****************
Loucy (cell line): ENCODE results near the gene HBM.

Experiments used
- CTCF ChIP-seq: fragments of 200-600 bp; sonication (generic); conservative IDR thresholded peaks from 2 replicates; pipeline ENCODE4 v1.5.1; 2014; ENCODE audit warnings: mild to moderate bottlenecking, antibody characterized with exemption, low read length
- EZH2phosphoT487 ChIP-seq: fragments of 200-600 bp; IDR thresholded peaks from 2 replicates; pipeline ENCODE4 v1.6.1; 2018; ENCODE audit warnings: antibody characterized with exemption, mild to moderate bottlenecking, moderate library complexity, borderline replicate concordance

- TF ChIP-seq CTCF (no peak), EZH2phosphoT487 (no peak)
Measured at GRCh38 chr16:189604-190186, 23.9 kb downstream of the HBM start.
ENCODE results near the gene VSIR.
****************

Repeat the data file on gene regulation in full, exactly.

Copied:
Loucy (cell line): ENCODE results near the gene HBM.

Experiments used
- CTCF ChIP-seq: fragments of 200-600 bp; sonication (generic); conservative IDR thresholded peaks from 2 replicates; pipeline ENCODE4 v1.5.1; 2014; ENCODE audit warnings: mild to moderate bottlenecking, antibody characterized with exemption, low read length
- EZH2phosphoT487 ChIP-seq: fragments of 200-600 bp; IDR thresholded peaks from 2 replicates; pipeline ENCODE4 v1.6.1; 2018; ENCODE audit warnings: antibody characterized with exemption, mild to moderate bottlenecking, moderate library complexity, borderline replicate concordance

- TF ChIP-seq CTCF (no peak), EZH2phosphoT487 (no peak)
Measured at GRCh38 chr16:189604-190186, 23.9 kb downstream of the HBM start.
ENCODE results near the gene VSIR.